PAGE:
Barite (Barium)

Professional Paper 1802-D
By: , and 
Edited by: Klaus J. SchulzJohn H. DeYoung, Jr.Robert R. Seal II, and Dwight C. Bradley



Barite (barium sulfate, BaSO4) is vital to the oil and gas industry because it is a key constituent of the mud used to drill oil and gas wells. Elemental barium is an additive in optical glass, ceramic glazes, and other products. Within the United States, barite is produced mainly from mines in Nevada. Imports in 2011 (the latest year for which complete data were available) accounted for 78 percent of domestic consumption and came mostly from China.

Barite deposits can be divided into the following four main types: bedded-sedimentary; bedded-volcanic; vein, cavity-fill, and metasomatic; and residual. Bedded-sedimentary deposits, which are found in sedimentary rocks with characteristics of high biological productivity during sediment accumulation, are the major sources of barite production and account for the majority of reserves, both in the United States and worldwide. In 2013, China and India were the leading producers of barite, and they have large identified resources that position them to be significant producers for the foreseeable future. The potential for undiscovered barite resources in the United States and in many other countries is considerable, however. The expected tight supply and rising costs in the coming years will likely be met by increased production from such countries as Kazakhstan, Mexico, Morocco, and Vietnam.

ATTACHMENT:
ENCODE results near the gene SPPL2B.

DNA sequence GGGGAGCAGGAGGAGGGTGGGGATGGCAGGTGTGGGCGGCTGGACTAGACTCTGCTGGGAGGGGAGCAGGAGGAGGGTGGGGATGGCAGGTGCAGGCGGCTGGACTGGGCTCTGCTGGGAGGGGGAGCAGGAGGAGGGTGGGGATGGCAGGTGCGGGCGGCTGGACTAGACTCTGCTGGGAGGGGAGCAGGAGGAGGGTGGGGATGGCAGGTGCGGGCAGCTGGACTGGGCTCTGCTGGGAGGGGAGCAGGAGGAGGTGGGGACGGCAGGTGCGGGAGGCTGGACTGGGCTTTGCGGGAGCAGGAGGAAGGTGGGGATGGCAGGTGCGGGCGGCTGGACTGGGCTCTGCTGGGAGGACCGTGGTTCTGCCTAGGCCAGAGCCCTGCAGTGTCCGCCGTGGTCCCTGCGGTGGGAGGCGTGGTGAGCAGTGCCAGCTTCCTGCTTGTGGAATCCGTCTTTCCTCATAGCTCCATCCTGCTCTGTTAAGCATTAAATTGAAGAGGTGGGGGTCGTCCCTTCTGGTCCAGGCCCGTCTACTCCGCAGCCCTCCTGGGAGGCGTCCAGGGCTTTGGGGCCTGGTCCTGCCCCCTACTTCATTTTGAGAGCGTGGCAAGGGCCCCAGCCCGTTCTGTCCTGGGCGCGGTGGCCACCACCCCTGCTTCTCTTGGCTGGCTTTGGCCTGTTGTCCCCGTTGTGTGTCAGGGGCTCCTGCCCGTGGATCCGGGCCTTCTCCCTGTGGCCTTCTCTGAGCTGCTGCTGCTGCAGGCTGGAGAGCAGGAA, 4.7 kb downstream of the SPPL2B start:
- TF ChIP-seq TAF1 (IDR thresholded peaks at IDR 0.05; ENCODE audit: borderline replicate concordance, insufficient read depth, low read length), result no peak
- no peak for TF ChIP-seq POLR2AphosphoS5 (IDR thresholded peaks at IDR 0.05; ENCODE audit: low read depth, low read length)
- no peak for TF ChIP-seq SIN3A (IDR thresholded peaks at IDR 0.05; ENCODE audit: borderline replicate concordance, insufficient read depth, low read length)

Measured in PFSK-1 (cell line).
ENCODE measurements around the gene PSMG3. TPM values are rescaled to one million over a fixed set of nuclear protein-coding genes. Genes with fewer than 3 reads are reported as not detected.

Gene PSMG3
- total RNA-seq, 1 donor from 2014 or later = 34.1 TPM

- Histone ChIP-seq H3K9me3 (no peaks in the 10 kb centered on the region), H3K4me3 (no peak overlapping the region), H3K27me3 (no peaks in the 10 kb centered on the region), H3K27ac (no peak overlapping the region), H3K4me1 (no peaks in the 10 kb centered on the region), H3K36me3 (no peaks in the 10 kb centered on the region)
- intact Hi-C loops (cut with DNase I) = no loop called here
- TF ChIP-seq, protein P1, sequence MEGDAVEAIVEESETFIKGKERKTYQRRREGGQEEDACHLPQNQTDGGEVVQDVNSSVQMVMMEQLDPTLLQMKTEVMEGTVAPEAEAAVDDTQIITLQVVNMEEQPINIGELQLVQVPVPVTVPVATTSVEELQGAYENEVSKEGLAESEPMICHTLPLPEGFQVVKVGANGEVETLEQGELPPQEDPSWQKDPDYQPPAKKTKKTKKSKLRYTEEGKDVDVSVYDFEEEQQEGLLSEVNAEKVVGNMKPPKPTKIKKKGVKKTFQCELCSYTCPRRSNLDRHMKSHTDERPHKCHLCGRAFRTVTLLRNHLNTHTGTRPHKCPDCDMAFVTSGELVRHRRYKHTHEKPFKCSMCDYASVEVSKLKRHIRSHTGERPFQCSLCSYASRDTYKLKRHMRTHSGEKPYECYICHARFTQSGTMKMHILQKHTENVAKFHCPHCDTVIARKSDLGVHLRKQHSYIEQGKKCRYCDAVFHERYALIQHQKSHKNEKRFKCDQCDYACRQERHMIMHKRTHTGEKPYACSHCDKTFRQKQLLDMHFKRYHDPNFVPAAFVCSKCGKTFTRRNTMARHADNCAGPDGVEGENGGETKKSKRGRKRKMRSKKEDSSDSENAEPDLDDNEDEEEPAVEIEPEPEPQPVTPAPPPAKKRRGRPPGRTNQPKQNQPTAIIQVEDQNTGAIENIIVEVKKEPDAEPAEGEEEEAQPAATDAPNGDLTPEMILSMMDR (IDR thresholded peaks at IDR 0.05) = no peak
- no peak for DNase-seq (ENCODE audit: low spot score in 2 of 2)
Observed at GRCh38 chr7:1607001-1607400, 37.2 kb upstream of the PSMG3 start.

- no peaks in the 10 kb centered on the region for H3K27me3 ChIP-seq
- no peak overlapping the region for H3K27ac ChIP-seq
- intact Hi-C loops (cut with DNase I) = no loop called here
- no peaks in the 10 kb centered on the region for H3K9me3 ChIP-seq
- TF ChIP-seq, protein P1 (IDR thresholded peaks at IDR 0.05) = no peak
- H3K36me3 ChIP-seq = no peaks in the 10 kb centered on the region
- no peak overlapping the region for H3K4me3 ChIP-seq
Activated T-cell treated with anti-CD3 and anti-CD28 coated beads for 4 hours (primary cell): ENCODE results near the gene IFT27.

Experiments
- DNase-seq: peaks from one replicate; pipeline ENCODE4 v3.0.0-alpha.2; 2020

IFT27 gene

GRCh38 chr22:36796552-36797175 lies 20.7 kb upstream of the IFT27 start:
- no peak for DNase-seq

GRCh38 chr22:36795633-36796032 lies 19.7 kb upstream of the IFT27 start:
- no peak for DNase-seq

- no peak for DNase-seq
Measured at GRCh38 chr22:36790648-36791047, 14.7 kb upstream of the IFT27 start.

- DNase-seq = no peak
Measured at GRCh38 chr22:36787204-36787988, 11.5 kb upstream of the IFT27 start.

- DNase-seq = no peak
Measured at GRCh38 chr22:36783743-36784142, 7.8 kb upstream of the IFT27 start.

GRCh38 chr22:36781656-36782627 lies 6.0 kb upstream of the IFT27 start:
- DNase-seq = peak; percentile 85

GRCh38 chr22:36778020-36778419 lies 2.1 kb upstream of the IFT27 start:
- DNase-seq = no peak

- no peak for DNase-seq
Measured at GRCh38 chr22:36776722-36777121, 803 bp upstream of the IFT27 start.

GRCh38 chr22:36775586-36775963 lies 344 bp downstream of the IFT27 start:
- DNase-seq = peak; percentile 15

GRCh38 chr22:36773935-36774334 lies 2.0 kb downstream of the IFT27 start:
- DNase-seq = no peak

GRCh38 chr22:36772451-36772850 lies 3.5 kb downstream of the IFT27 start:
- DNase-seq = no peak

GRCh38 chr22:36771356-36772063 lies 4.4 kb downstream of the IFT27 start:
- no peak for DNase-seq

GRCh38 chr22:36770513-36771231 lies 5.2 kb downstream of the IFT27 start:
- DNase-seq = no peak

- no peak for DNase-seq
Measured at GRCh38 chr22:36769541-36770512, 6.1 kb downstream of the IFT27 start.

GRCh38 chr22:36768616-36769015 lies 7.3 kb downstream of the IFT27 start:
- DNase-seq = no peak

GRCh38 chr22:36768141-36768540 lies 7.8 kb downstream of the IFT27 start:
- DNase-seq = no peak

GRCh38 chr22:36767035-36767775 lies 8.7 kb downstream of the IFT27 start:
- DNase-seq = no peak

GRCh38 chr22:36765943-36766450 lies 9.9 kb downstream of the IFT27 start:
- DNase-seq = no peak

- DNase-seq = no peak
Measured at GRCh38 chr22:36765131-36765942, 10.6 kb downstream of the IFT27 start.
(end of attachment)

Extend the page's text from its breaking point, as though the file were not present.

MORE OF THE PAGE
Barium has limited mobility in the environment and exposed barium in the vicinity of barite mines poses minimal risk to human or ecosystem health. Of greater concern is the potential for acidic metal-bearing drainage at sites where the barite ores or waste rocks contain abundant sulfide minerals. This risk is lessened naturally if the host rocks at the site are acid-neutralizing, and the risk can also be lessened by engineering measures.

Suggested Citation

Johnson, C.A., Piatak, N.M., and Miller, M.M., 2017, Barite (Barium), chap. D of Schulz, K.J., DeYoung, J.H., Jr., Seal, R.R., II, and Bradley, D.C., eds., Critical mineral resources of the United States—Economic and environmental geology and prospects for future supply: U.S. Geological Survey Professional Paper 1802, p. D1–D18,

ISSN: 2330-7102 (online)

ISSN: 1044-9612 (print)

Table of Contents

  • Abstract 
  • Introduction
  • Geology 
  • Resources and Production
  • Exploration for New Deposits
  • Environmental Considerations
  • Problems and Future Research
  • References Cited
Publication type Report
Publication Subtype USGS Numbered Series
Title Barite (Barium)
Series title Professional Paper
Series number 1802
Chapter D
ISBN 978-1-4113-3991-0
DOI 10.3133/pp1802D
Year Published 2017
Language English
Publisher U.S. Geological Survey
Publisher location Reston, VA
Contributing office(s) Crustal Geophysics and Geochemistry Science Center, Eastern Mineral and Environmental Resources Science Center
Description vii, 18 p.
Larger Work Type Report
Larger Work Subtype USGS Numbered Series
Larger Work Title Critical mineral resources of the United States—Economic and environmental geology and prospects for future supply
Online Only (Y/N) N
Additional Online Files (Y/N) N
Google Analytic Metrics Metrics page
Additional publication details